Milk is a white liquid food produced by the mammary glands of mammals. It is the primary source of nutrition for young mammals before they are able to digest solid food. Immune factors and immune-modulating components in milk contribute to milk immunity. Early-lactation milk, which is called colostrum, contains antibodies that strengthen the immune system and thus reduce the risk of many diseases. Milk contains many nutrients, including protein and lactose. As an agricultural product, dairy milk is collected from farm animals. More than six billion people worldwide consume milk and milk products, and between 750 and 900 million people live in dairy-farming households.
There are two distinct categories of milk consumption: all infant mammals drink milk directly from their mothers’ bodies, and it is their primary source of nutrition; and humans obtain milk from other mammals for consumption by humans of all ages, as one component of a varied diet. In many cultures, especially in the West, humans continue to consume milk beyond infancy, using the milk of other mammals (especially cattle, goats and sheep) as a food product. Initially, the ability to digest milk was limited to children as adults did not produce lactase, an enzyme necessary for digesting the lactose in milk. People therefore converted milk to curd, cheese, and other products to reduce the levels of lactose.
Milk is processed into a variety of products such as cream, butter, yogurt, kefir, ice cream, and cheese. Modern industrial processes use milk to produce casein, whey protein, lactose, condensed milk, powdered milk, and many other food-additives and industrial products. Whole milk, butter, and cream have high levels of saturated fat. The sugar lactose is found only in milk, and possibly in forsythia flowers and a few tropical shrubs. Lactase, the enzyme needed to digest lactose, reaches its highest levels in the human small intestine immediately after birth, and then begins a slow decline unless milk is consumed regularly.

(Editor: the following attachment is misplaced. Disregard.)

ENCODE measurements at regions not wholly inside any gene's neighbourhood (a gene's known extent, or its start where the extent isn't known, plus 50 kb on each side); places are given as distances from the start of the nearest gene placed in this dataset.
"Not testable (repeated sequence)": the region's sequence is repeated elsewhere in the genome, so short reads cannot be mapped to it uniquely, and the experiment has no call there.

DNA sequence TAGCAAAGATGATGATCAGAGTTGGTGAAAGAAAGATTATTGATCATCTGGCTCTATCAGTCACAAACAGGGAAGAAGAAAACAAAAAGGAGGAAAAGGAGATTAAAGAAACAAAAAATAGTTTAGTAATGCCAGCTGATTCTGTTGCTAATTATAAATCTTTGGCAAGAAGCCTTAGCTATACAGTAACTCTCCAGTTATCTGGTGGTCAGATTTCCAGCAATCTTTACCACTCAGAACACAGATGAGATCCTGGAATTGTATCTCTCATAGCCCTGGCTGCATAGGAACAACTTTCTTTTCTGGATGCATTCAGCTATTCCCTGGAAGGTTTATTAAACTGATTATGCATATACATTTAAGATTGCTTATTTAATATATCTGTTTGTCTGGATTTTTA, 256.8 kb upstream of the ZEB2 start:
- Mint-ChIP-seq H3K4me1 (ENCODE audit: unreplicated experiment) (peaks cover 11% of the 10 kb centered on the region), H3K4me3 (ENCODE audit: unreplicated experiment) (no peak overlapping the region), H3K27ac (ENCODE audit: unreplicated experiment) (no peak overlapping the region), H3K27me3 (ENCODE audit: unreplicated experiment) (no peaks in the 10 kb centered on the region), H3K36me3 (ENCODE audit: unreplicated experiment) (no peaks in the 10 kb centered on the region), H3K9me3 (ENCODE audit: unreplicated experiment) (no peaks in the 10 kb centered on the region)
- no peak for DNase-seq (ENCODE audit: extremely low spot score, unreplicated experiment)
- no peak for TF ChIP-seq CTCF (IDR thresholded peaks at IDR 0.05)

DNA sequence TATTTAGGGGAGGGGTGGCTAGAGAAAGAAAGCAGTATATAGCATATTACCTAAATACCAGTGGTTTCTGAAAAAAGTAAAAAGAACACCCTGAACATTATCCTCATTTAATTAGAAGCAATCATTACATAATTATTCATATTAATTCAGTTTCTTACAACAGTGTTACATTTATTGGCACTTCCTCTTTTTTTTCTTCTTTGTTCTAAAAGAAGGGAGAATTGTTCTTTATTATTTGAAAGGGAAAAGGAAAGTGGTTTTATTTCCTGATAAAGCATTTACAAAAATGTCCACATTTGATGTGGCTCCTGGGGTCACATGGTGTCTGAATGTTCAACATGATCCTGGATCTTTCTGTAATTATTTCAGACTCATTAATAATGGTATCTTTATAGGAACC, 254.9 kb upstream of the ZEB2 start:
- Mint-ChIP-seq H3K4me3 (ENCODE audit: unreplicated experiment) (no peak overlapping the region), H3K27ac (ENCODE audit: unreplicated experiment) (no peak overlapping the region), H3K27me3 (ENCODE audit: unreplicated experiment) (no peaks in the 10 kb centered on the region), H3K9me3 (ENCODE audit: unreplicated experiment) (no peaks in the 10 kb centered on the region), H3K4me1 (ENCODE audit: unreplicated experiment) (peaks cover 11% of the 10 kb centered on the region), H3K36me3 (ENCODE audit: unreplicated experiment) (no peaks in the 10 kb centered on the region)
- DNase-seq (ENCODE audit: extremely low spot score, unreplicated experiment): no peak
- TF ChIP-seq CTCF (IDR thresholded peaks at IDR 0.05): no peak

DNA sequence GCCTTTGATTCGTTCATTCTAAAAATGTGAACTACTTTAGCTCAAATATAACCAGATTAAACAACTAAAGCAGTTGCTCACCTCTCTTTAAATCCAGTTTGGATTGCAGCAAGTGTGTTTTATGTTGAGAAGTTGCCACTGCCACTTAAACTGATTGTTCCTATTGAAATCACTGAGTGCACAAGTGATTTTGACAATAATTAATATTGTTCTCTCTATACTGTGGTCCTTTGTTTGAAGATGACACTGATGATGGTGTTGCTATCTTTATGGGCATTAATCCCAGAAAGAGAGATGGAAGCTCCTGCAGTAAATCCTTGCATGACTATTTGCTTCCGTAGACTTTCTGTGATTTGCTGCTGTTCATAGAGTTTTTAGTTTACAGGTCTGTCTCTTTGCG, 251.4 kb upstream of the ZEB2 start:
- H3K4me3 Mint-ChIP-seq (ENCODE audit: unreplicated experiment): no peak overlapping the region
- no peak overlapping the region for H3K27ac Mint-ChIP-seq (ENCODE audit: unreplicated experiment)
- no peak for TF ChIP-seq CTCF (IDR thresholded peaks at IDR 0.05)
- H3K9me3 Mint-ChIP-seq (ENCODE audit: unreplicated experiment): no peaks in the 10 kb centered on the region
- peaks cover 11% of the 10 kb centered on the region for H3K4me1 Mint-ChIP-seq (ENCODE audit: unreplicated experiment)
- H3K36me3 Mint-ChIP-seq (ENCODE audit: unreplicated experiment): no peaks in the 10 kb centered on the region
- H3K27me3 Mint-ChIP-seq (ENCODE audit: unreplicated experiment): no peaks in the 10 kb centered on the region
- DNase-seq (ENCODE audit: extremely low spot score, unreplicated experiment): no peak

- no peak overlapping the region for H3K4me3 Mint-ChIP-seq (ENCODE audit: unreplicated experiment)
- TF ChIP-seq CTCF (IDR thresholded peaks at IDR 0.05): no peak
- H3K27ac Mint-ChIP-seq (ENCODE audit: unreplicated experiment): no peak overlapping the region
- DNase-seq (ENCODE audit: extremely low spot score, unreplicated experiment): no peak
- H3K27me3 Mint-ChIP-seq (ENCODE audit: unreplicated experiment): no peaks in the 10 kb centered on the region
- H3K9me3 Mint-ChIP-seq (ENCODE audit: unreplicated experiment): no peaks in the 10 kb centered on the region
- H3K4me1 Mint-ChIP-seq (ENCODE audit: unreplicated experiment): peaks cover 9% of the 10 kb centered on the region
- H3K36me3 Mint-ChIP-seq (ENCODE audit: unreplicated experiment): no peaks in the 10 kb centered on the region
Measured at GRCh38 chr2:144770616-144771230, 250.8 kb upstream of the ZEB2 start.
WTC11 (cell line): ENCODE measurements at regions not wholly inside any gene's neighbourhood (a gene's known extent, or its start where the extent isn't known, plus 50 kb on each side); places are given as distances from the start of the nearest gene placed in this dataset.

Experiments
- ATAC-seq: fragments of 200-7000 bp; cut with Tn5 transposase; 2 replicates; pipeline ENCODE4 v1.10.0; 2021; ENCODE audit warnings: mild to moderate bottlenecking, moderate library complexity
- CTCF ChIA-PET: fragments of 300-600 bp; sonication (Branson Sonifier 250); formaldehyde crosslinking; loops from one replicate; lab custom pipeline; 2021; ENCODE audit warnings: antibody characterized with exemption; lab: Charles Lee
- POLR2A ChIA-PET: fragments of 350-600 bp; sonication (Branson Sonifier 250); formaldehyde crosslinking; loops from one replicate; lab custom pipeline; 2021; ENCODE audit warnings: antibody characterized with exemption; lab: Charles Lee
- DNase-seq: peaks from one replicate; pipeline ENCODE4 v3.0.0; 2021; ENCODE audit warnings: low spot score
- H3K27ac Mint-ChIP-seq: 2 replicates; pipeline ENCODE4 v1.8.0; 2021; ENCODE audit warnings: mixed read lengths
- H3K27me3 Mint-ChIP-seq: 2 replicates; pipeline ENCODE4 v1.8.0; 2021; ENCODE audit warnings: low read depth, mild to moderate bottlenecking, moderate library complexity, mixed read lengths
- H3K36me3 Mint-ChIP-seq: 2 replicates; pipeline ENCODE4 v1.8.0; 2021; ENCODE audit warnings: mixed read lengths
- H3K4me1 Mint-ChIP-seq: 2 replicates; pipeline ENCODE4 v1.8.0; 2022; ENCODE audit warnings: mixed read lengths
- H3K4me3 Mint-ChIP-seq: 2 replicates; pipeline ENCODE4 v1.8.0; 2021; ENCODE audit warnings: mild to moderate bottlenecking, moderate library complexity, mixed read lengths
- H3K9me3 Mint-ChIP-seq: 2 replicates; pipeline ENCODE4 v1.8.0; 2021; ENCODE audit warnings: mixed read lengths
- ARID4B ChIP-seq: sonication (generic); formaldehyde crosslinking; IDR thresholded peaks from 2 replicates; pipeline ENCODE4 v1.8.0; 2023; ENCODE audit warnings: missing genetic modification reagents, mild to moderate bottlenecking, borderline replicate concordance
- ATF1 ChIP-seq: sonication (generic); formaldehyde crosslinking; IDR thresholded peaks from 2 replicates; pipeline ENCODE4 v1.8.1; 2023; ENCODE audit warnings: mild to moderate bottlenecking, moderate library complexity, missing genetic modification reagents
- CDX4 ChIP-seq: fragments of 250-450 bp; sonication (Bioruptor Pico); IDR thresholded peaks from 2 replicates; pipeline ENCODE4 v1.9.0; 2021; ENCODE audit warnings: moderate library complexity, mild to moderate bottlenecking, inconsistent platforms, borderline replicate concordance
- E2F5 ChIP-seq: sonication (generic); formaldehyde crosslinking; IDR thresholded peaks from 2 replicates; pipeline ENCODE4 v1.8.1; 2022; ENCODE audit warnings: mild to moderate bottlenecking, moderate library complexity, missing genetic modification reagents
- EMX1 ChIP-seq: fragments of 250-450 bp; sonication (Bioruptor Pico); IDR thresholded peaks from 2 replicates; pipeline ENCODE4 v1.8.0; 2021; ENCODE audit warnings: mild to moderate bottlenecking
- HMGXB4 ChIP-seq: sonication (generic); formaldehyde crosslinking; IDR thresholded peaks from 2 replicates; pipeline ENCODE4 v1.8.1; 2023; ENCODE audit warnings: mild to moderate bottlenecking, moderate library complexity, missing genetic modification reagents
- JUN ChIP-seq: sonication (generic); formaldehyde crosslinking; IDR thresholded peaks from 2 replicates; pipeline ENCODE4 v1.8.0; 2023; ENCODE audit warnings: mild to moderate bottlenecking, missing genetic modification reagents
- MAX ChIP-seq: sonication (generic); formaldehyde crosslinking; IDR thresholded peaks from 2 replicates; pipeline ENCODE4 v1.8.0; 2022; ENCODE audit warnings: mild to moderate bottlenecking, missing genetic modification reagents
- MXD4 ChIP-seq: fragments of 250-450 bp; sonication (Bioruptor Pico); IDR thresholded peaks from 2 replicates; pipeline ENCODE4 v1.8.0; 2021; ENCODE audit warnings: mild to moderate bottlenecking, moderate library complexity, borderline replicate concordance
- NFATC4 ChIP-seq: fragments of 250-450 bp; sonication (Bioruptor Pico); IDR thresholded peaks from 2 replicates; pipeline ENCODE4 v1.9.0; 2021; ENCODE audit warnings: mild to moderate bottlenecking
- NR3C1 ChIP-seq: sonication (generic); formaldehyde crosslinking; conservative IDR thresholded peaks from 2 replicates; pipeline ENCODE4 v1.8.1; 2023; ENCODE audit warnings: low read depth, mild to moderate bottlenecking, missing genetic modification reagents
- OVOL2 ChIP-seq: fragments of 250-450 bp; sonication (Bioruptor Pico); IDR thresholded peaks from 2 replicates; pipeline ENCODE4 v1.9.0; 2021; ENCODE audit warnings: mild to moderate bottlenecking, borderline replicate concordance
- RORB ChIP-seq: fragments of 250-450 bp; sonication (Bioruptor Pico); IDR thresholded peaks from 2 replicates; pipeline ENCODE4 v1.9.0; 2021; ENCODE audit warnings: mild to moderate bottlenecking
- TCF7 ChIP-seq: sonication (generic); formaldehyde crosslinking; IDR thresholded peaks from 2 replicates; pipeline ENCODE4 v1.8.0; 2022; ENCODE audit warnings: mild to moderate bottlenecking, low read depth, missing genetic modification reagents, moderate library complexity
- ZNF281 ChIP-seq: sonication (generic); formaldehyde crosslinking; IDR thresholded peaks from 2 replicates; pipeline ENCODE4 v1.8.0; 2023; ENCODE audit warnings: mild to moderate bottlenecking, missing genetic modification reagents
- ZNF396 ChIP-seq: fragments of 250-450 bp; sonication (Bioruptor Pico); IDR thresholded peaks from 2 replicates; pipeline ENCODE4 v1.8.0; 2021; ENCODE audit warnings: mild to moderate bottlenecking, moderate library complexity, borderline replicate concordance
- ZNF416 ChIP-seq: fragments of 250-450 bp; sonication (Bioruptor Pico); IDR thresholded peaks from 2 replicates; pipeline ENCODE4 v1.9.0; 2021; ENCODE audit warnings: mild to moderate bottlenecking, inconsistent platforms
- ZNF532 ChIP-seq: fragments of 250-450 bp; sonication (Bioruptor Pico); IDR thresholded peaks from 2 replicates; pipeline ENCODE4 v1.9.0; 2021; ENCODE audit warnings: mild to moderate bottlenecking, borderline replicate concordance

The composition of milk differs widely among species. Factors such as the type of protein; the proportion of protein, fat, and sugar; the levels of various vitamins and minerals; and the size of the butterfat globules, and the strength of the curd are among those that may vary.
Human milk contains, on average, 1.1% protein, 4.2% fat, 7.0% lactose (a sugar), and supplies 72 kcal of energy per 100 grams.
Cow’s milk contains, on average, 3.4% protein, 3.6% fat, and 4.6% lactose, 0.7% minerals and supplies 66 kcal of energy per 100 grams.
Processed cow’s milk was formulated to contain differing amounts of fat during the 1950s. One cup (250 mL) of 2%-fat cow’s milk contains 285 mg of calcium, which represents 22% to 29% of the daily recommended intake (DRI) of calcium for an adult. Depending on its age, milk contains 8 grams of protein, and a number of other nutrients[which?] (either naturally or through fortification).
Milk is an emulsion or colloid of butterfat globules within a water-based fluid that contains dissolved carbohydrates and protein aggregates with minerals. Because it is produced as a food source for the young, all of its contents provide benefits for growth. The principal requirements are energy (lipids, lactose, and protein), biosynthesis of non-essential amino acids supplied by proteins (essential amino acids and amino groups), essential fatty acids, vitamins and inorganic elements, and water.Normal bovine milk contains 30–35 grams of protein per liter, of which about 80% is arranged in casein micelles. Total proteins in milk represent 3.2% of its composition.